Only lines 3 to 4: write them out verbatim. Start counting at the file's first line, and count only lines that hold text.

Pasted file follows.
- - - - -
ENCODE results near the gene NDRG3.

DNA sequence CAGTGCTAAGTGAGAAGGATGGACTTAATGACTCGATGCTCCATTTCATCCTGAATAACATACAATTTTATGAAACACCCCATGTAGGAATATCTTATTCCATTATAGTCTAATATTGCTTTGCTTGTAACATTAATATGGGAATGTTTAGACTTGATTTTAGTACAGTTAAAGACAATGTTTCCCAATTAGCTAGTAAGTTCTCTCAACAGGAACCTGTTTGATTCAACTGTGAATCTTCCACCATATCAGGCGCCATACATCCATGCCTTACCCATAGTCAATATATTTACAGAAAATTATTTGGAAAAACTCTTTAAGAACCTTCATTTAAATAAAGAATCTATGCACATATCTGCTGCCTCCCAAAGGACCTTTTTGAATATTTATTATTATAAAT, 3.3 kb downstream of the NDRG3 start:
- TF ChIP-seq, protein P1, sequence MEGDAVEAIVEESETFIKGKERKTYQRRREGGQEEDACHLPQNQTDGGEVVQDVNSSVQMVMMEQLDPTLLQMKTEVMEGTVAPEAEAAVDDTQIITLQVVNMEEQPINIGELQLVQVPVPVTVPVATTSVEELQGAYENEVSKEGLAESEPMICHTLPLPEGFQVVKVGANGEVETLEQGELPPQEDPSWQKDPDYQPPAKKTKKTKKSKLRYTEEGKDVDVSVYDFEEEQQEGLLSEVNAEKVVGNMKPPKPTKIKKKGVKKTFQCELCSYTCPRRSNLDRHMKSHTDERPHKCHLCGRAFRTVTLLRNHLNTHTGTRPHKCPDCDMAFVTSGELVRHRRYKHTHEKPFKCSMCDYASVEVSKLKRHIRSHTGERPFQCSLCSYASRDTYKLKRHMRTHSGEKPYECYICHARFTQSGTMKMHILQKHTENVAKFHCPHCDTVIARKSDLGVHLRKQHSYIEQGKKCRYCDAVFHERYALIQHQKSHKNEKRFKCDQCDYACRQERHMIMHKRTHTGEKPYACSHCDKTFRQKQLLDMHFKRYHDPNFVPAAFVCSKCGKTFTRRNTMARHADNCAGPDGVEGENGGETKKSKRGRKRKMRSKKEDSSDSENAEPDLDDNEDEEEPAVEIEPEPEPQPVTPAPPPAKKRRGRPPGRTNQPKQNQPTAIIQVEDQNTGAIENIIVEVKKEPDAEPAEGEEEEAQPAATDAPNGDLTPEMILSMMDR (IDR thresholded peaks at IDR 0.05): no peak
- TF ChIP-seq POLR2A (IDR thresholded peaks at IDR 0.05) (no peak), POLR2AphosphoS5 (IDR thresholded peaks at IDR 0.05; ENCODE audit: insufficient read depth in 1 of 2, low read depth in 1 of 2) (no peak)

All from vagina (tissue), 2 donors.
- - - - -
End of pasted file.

- TF ChIP-seq, protein P1, sequence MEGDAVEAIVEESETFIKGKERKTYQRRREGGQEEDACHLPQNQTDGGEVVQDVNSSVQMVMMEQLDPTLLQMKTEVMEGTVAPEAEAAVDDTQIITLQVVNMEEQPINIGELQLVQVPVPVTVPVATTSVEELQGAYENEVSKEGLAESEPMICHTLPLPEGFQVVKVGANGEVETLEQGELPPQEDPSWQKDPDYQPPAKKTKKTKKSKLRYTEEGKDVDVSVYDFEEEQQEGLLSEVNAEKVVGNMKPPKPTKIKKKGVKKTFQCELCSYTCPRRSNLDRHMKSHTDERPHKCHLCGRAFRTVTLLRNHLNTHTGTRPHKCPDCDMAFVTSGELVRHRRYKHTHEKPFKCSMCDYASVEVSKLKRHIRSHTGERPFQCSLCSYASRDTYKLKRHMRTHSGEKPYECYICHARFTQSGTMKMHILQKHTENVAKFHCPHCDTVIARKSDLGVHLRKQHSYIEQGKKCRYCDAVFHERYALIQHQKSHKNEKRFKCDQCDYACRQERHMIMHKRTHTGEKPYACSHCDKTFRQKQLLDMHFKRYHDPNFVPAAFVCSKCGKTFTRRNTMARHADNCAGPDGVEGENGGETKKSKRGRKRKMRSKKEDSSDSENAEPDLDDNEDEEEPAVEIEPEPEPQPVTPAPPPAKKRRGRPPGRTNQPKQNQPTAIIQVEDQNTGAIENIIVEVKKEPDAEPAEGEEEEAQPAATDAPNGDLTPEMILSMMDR (IDR thresholded peaks at IDR 0.05): no peak
- TF ChIP-seq POLR2A (IDR thresholded peaks at IDR 0.05) (no peak), POLR2AphosphoS5 (IDR thresholded peaks at IDR 0.05; ENCODE audit: insufficient read depth in 1 of 2, low read depth in 1 of 2) (no peak)